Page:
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Applying for a School Loan? What You Need to Know About FAFSA

If you're a prospective college student and you are in need of a school loan, a Federal student loan is a good option. In order to get approved for federal financial aid you will need to complete the FAFSA. FAFSA is the acronym for "Free Application for Federal Student Aid." Complete and submit a Free Application for Federal Student Aid which is the basis for all financial aid. Students can begin submitting their FAFSA on January 1. Here are some frequently asked questions regarding FAFSA and federal financial aid.


1. How do I apply for financial aid?


A FAFSA is all you need to get started.


2. What is FAFSA?


Free Application for Federal Student Aid. It's Free!


3. Do I have to fill out a FAFSA every year?


Yes. Applications are available starting January 1st, both paper and electronic applications.


4. What is the difference between submitting an electronic FAFSA versus a paper FAFSA?


An electronic FAFSA is processed in two (2) to three (3) weeks, while the paper FAFSA takes four (4) to six (6) weeks to process.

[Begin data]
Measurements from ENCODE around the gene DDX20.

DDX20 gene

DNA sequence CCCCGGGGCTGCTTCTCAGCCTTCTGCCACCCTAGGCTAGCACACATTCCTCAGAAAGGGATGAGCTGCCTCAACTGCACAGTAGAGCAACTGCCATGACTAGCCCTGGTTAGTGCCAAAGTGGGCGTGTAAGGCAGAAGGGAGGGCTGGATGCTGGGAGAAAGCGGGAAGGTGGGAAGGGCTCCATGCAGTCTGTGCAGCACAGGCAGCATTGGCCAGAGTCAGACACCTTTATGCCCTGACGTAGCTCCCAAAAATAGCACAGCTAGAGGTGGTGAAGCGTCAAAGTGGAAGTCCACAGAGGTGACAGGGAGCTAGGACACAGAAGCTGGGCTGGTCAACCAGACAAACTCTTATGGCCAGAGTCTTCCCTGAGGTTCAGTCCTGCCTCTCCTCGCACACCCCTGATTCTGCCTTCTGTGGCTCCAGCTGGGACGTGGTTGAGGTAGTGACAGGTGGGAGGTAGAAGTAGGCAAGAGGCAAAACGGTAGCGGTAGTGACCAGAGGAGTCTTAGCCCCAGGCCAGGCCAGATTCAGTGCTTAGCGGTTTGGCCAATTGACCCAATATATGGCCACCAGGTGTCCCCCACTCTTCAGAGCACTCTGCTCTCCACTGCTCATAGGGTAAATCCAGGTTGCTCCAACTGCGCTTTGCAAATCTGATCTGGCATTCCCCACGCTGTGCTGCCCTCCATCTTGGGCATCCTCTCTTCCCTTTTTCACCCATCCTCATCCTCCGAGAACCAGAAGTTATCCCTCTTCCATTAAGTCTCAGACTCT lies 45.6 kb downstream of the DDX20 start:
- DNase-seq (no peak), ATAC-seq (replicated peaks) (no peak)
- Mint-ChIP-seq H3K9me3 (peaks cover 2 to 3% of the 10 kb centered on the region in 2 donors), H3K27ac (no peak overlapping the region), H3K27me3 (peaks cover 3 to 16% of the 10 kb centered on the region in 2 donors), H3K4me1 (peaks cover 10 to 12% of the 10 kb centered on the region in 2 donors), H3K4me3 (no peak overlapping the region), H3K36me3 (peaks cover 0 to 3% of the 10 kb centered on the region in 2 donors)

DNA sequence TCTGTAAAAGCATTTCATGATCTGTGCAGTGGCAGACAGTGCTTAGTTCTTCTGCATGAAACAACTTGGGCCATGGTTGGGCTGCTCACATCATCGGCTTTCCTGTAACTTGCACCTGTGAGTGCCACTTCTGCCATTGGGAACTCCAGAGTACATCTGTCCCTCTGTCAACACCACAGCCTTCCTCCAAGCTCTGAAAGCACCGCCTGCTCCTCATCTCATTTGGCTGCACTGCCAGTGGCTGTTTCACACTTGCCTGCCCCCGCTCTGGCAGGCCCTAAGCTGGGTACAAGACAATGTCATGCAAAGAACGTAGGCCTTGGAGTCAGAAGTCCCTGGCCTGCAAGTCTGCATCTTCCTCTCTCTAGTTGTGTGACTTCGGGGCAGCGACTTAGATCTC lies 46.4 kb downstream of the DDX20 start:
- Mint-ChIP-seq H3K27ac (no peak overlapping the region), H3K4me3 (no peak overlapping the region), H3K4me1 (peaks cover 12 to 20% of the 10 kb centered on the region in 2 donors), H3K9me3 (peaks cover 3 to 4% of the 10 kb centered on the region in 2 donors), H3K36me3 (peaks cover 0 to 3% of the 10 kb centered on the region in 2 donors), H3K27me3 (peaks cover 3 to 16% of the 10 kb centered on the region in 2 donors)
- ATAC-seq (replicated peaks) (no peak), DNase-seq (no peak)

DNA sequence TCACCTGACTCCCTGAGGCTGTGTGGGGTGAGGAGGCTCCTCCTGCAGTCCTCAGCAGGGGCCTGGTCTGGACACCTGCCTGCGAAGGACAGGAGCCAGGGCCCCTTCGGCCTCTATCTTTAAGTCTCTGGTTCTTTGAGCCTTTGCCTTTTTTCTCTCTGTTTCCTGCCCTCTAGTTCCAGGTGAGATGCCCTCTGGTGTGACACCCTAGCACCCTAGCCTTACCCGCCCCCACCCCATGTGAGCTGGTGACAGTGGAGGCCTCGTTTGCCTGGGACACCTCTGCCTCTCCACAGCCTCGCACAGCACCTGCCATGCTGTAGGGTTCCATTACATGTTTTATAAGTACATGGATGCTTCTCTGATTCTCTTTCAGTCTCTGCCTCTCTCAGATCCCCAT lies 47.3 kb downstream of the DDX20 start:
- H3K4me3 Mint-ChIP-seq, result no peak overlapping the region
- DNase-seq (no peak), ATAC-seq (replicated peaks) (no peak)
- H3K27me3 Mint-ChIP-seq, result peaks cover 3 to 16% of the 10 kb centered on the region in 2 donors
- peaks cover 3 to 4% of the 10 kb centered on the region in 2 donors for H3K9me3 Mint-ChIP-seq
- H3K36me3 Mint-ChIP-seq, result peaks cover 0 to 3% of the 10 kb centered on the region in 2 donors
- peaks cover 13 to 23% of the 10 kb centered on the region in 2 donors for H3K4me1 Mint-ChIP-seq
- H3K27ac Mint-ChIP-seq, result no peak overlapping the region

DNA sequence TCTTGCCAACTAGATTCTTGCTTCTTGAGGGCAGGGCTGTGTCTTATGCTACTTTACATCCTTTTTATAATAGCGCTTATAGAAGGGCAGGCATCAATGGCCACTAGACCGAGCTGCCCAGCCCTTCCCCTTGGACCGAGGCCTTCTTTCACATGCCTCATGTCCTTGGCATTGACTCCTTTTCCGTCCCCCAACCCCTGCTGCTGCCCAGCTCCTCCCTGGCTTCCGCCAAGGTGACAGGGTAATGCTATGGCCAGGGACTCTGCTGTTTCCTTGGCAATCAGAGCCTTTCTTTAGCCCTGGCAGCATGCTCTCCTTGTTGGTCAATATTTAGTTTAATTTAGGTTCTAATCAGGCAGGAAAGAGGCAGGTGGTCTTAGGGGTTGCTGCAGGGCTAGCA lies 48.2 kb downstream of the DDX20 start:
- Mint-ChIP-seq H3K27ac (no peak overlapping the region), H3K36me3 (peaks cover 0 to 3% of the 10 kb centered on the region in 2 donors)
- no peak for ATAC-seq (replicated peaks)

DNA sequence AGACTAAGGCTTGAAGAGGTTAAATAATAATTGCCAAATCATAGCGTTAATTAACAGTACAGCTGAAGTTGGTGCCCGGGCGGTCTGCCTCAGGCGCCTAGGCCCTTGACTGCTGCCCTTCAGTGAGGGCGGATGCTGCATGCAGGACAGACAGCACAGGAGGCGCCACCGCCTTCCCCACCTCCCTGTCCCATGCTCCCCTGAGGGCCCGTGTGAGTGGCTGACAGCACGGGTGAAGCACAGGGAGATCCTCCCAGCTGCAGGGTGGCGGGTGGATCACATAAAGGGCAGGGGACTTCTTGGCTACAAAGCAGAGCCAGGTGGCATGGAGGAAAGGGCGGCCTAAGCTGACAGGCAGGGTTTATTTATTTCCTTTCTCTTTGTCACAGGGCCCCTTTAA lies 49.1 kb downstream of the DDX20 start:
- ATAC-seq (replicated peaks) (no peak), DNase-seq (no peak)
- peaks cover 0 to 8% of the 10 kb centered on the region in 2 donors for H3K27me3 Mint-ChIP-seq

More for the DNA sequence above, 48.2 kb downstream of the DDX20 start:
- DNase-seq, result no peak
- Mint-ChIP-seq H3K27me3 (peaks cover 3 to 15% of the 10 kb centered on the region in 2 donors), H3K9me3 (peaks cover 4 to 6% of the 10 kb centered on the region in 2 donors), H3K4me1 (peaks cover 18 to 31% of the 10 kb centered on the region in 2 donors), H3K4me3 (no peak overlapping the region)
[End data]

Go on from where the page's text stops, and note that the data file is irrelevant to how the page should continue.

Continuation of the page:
5. What is the deadline for filing the FAFSA (i.e. applying for financial aid)?


The PRIORITY deadline for FAFSA is March 2nd>. Forms must be postmarked no later than March 2nd before the academic year for which aid is being sought in order to be considered for STATE aid. However, if the March 2nd deadline is missed, you will still be considered for federal Financial Aid, as well as other Financial Aid programs.


You can apply for a Financial Aid through the last day of classes in Spring semester.


6. How is the FAFSA used to determine my financial aid need?


The federal government uses data provided on the FAFSA to calculate a student's Expected Family Contribution (EFC). The Financial Aid Office calculates a student's Cost of Attendance (COA) which includes tuition, living expenses, miscellaneous fees, books, etc. COA minus EFC equals a student's financial need, which we then try to meet with federal grants, state grants, academic or talent scholarships, institutional grants, federal work study, and various loans.


For more information or to complete a FAFSA application visit School Loan Consolidation


"Student Loan Debt Consolidation


Source: www.articletrader.com